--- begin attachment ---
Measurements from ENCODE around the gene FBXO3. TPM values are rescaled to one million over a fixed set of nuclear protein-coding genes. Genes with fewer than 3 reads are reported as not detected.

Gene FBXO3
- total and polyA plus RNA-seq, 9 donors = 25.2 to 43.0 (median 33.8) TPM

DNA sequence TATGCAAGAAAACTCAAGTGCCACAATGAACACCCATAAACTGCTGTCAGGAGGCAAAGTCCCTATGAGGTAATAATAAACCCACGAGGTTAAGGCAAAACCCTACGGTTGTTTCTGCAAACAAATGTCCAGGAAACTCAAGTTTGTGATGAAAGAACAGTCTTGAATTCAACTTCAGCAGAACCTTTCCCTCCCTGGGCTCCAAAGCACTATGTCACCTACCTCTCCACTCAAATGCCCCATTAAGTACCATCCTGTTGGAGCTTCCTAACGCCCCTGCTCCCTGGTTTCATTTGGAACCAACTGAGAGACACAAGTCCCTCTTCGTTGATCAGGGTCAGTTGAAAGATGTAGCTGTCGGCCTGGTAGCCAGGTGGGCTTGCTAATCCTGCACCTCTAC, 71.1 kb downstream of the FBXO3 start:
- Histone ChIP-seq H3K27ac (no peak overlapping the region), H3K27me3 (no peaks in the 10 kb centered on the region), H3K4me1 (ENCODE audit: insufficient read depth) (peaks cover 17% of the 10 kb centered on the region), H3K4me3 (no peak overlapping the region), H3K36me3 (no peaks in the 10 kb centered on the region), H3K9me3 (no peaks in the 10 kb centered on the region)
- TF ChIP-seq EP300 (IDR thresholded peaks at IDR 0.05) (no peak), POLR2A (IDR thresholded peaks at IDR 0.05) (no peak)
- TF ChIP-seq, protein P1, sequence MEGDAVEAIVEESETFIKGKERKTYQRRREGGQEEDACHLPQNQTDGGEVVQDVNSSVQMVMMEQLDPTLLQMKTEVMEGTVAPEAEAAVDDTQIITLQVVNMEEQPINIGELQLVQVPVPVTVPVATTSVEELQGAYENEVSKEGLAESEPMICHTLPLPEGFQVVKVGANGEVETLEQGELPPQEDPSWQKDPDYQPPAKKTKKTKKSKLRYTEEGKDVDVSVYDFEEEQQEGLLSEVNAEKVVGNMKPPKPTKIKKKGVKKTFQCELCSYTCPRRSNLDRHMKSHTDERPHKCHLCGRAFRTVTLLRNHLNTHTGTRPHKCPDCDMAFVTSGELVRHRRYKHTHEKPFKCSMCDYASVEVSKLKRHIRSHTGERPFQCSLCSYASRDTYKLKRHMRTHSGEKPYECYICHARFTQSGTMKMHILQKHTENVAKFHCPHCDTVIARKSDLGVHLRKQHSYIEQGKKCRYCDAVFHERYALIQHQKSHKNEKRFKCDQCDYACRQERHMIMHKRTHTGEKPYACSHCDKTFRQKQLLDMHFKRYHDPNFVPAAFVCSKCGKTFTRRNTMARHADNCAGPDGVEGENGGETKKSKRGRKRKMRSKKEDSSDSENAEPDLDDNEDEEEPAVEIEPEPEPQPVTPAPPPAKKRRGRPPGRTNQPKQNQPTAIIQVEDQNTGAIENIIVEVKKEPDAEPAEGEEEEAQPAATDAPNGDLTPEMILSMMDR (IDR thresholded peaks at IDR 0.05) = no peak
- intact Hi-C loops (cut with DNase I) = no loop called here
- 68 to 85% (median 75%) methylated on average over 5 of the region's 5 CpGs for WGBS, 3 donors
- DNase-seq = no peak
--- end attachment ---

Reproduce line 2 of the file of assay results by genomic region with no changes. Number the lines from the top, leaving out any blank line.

Gene FBXO3